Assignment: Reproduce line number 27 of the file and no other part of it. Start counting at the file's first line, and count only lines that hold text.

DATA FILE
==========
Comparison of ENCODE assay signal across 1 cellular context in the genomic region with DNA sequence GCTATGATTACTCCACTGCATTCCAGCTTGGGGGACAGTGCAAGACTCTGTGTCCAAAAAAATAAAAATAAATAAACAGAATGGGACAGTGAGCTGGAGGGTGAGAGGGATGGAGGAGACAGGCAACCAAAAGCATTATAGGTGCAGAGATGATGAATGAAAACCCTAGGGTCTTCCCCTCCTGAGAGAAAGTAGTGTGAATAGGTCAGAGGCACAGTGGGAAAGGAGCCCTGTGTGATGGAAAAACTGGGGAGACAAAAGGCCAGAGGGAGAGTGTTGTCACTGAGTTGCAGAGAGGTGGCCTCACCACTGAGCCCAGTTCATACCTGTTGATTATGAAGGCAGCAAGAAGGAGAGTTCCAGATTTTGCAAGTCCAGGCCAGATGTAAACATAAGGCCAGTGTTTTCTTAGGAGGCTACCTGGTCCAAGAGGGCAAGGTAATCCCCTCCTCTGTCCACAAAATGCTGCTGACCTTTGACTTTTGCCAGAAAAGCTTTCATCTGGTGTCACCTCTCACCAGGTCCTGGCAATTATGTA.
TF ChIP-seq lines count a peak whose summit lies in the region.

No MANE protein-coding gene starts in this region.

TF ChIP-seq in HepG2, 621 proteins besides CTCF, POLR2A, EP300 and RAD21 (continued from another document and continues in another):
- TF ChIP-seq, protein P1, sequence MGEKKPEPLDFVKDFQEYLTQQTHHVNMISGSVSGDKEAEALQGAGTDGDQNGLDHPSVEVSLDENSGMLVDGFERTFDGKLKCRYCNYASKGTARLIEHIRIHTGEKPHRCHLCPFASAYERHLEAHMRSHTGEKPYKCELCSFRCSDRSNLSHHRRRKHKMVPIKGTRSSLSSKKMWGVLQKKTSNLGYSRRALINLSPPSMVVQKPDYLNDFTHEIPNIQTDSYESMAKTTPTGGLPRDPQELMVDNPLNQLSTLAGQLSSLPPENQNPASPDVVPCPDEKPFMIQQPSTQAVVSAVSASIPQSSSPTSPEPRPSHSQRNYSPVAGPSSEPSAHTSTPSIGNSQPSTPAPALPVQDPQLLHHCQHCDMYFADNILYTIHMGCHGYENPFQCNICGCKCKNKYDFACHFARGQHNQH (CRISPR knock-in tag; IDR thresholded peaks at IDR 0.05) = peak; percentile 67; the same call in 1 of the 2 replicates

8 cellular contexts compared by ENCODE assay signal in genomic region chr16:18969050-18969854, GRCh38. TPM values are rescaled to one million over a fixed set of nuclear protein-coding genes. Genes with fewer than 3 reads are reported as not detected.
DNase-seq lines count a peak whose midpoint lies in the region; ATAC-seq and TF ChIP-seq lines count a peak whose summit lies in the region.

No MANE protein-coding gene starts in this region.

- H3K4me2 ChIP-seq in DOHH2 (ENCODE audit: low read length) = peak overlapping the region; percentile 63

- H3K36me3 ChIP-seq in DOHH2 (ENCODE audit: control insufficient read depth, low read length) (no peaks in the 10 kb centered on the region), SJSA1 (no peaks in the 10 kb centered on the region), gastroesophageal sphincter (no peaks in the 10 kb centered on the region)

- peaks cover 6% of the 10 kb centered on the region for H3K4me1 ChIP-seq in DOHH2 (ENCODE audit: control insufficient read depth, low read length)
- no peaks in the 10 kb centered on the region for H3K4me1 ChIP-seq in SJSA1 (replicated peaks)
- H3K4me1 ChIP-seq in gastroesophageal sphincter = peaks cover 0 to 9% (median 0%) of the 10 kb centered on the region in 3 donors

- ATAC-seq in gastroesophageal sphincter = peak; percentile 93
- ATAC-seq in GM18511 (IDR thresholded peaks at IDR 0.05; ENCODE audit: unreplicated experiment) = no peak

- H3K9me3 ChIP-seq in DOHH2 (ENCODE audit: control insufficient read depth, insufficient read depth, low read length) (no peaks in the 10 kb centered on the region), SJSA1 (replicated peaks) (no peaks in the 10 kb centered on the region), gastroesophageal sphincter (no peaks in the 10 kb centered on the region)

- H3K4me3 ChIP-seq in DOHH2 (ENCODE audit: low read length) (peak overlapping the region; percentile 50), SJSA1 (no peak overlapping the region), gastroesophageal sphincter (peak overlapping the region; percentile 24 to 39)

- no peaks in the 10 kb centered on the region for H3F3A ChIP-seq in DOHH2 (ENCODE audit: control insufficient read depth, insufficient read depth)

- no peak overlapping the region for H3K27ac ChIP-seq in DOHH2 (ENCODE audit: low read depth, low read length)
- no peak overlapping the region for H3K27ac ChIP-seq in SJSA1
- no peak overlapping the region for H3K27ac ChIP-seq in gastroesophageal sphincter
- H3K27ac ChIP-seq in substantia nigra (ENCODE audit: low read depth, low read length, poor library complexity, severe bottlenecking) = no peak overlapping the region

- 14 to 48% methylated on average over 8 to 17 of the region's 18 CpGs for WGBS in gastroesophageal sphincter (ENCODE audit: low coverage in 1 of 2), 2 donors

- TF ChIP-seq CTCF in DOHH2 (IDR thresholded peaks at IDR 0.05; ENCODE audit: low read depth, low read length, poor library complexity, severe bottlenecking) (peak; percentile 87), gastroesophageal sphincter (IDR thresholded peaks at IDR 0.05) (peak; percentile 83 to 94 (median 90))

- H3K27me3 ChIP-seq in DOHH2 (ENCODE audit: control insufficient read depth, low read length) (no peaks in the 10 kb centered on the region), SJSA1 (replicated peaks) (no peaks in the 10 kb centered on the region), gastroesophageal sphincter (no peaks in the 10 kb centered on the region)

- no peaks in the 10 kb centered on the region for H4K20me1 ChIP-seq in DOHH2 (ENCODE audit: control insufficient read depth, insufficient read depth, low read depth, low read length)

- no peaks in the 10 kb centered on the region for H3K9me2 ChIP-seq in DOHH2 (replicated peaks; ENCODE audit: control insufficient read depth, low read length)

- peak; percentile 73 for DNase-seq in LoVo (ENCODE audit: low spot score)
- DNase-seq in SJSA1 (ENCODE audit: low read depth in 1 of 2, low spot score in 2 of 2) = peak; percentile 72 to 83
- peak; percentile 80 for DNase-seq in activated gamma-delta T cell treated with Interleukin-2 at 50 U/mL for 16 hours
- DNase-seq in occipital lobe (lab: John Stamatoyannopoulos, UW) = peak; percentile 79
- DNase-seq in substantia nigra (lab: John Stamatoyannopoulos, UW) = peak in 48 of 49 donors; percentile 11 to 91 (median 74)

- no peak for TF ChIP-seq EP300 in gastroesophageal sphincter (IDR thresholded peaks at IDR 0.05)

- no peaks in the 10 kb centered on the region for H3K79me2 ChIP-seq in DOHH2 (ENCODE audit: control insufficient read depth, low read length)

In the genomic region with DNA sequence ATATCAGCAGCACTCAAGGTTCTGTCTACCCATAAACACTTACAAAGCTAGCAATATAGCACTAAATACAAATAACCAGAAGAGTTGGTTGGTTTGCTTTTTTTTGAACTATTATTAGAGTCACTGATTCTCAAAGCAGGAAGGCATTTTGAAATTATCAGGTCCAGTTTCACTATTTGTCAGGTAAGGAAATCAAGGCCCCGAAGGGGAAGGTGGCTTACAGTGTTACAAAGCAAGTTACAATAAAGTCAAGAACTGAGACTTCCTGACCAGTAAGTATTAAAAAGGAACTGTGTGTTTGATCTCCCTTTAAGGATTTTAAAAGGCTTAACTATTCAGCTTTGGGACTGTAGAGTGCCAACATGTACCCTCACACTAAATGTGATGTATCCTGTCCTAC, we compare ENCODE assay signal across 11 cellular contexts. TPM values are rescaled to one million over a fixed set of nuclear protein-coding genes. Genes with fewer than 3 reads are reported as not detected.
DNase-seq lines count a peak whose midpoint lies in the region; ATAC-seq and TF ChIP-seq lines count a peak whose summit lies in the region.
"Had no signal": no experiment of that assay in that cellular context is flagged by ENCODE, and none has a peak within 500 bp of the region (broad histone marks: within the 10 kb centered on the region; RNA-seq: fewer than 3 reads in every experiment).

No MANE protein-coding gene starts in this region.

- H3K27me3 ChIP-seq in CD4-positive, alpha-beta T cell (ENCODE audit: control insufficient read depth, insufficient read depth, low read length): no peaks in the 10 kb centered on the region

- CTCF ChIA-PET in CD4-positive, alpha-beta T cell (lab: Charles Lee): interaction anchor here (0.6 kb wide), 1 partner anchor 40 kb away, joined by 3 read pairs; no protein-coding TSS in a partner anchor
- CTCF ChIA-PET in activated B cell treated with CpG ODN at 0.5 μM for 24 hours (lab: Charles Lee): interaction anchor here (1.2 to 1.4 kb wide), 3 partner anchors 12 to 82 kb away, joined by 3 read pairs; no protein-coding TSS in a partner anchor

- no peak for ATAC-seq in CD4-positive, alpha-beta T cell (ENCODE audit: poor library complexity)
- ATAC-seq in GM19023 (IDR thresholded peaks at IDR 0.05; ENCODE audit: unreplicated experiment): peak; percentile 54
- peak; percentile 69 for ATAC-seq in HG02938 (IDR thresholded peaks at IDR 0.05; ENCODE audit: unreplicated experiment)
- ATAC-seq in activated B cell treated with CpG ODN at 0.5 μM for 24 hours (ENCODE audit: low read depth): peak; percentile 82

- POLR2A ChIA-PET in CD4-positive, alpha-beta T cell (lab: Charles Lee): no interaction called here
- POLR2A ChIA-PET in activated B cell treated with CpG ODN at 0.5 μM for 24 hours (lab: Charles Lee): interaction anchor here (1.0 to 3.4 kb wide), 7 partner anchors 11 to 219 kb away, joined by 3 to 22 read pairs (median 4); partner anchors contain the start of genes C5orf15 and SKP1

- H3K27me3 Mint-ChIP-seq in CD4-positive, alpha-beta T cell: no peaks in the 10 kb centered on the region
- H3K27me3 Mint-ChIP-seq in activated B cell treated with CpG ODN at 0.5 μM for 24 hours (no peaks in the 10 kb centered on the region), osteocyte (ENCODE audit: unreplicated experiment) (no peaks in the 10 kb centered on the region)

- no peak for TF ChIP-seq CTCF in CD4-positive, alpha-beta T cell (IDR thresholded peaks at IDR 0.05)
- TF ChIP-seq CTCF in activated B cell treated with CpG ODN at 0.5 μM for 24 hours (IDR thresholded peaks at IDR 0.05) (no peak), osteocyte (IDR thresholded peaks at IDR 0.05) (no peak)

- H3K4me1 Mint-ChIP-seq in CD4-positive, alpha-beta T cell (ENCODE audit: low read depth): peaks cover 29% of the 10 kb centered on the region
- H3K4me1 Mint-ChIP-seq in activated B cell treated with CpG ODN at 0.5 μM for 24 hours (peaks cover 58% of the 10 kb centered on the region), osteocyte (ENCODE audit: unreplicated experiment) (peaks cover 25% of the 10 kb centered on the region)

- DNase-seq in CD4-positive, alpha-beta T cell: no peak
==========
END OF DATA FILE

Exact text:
- no peaks in the 10 kb centered on the region for H3K9me2 ChIP-seq in DOHH2 (replicated peaks; ENCODE audit: control insufficient read depth, low read length)